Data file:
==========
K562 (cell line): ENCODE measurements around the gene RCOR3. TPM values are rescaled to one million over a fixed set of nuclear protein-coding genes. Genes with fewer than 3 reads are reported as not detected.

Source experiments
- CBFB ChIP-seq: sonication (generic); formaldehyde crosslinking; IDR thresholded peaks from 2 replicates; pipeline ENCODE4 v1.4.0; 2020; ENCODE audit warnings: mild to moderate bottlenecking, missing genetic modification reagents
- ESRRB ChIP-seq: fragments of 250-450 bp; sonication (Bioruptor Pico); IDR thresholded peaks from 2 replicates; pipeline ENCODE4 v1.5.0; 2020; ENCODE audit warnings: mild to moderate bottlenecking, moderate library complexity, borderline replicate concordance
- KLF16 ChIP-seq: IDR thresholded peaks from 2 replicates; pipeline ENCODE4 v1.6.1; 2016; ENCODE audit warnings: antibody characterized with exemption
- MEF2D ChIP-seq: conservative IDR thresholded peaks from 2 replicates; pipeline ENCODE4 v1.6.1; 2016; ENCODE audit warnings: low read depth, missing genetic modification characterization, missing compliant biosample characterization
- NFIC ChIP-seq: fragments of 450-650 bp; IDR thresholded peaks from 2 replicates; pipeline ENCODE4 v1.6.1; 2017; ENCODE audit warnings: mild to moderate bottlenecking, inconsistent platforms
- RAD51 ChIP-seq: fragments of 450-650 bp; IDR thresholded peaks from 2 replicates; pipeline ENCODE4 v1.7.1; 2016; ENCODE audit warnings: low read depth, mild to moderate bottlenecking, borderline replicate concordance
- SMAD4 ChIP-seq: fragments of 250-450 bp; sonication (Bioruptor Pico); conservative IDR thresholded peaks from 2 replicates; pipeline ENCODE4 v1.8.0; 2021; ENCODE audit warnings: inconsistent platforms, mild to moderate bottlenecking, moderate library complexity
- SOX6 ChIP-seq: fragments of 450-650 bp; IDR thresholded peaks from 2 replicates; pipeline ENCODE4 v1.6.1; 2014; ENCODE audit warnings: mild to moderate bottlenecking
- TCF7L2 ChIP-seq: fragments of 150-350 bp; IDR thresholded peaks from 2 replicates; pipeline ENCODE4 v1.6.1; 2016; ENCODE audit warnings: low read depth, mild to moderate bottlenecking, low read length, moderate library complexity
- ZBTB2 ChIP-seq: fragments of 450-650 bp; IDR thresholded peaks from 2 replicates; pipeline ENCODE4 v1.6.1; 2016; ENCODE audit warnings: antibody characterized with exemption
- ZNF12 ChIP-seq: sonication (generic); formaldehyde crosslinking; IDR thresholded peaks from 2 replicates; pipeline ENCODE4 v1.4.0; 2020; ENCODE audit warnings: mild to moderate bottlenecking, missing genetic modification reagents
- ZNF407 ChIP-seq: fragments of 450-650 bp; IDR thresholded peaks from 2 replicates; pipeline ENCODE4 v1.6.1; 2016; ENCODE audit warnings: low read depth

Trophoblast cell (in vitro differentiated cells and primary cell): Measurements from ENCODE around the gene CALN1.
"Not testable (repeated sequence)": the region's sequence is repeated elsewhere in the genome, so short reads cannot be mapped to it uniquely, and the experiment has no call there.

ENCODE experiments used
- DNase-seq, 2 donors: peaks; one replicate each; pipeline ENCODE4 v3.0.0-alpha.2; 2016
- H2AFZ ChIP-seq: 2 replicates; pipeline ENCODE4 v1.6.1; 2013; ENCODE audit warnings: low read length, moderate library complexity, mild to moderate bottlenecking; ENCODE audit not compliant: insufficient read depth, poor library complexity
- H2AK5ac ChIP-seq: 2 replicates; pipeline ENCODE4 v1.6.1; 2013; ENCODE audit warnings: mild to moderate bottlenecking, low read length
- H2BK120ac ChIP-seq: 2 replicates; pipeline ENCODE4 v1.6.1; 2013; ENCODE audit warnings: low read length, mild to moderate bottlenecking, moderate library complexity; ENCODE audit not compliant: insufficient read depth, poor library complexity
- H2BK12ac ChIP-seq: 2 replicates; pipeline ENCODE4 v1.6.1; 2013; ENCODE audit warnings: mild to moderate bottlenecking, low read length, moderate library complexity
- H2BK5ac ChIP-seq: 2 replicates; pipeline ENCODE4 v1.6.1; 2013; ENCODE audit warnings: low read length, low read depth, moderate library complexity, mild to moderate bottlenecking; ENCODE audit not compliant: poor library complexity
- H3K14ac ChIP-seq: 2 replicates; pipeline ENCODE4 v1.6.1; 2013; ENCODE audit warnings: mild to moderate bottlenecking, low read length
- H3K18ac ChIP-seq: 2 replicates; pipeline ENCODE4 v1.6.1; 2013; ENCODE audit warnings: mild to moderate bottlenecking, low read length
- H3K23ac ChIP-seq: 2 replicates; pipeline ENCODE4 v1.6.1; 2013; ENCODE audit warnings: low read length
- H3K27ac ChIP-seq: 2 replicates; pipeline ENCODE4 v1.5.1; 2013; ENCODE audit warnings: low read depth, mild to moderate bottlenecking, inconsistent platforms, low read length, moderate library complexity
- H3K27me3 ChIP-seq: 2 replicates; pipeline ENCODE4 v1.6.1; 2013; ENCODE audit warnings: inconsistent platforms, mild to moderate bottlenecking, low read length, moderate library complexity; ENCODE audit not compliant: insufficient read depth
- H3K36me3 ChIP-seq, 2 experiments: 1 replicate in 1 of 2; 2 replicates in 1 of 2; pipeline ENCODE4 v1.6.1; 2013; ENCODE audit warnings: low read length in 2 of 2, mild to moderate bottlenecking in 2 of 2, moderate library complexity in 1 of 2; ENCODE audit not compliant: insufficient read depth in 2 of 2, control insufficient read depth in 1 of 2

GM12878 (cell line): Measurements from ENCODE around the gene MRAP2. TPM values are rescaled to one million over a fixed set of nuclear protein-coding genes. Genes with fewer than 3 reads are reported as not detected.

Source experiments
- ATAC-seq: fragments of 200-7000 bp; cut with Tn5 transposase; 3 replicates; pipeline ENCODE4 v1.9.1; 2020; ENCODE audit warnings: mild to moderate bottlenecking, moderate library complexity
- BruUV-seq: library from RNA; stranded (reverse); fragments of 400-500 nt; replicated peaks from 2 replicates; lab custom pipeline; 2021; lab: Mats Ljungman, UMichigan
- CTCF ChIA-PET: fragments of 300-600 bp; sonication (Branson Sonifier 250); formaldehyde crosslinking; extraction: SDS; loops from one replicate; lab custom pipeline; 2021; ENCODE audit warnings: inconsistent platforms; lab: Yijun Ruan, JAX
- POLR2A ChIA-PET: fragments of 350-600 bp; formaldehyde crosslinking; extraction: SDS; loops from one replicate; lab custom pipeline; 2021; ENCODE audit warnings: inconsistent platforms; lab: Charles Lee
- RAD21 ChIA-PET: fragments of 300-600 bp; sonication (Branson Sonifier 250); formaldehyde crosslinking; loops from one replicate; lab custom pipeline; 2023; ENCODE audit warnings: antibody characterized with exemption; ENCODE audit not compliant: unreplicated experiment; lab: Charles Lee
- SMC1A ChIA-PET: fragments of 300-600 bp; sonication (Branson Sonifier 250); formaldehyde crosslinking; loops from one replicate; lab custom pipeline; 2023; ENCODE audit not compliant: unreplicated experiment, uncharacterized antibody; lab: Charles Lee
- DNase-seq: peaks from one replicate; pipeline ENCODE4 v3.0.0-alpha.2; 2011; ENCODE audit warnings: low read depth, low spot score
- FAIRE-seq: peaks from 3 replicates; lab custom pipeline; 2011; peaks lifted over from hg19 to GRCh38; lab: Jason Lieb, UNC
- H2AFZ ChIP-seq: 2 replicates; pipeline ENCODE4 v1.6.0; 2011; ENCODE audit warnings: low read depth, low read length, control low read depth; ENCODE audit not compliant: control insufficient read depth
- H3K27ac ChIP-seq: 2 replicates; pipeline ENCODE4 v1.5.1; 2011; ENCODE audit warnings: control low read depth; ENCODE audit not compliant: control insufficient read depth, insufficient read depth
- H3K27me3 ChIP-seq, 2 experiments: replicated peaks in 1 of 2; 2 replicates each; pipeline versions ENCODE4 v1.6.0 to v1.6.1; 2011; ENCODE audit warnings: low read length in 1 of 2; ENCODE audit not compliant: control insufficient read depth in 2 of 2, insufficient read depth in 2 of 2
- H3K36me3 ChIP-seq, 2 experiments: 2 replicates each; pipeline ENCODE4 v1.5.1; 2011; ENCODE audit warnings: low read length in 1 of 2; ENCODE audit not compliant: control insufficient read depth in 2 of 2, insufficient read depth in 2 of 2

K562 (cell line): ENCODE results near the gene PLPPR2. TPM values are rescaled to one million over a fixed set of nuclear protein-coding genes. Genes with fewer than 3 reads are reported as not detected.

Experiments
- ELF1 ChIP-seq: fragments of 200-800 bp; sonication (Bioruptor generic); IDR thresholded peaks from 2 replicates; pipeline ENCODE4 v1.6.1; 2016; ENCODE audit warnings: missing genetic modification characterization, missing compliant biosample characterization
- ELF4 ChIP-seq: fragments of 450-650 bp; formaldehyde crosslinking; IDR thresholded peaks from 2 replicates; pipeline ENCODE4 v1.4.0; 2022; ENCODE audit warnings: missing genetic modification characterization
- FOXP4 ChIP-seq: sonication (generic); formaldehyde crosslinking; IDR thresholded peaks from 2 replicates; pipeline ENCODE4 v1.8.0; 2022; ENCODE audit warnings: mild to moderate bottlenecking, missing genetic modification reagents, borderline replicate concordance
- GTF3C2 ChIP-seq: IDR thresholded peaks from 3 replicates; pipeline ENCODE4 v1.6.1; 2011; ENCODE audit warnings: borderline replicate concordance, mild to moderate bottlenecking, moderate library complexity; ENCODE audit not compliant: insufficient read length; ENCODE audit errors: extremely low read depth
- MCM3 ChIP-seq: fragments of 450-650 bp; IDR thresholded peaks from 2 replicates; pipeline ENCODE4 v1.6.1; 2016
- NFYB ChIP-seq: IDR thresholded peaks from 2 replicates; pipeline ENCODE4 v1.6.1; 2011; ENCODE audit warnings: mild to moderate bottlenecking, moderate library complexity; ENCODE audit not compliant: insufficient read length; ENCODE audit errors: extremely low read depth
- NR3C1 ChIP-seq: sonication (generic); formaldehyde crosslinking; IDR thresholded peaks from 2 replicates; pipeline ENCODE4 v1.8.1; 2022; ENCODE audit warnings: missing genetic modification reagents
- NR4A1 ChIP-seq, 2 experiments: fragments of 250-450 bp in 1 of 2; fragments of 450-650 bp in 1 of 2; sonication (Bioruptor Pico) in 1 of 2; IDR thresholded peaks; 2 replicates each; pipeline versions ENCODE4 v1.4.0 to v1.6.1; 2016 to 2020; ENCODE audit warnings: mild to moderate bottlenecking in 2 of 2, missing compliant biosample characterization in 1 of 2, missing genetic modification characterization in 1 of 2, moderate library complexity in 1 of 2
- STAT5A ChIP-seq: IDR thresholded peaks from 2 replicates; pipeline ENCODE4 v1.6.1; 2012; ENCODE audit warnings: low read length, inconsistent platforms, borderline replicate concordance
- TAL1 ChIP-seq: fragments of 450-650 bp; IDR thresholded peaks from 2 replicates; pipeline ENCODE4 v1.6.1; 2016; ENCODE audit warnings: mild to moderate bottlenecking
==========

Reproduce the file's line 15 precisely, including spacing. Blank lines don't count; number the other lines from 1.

Trophoblast cell (in vitro differentiated cells and primary cell): Measurements from ENCODE around the gene CALN1.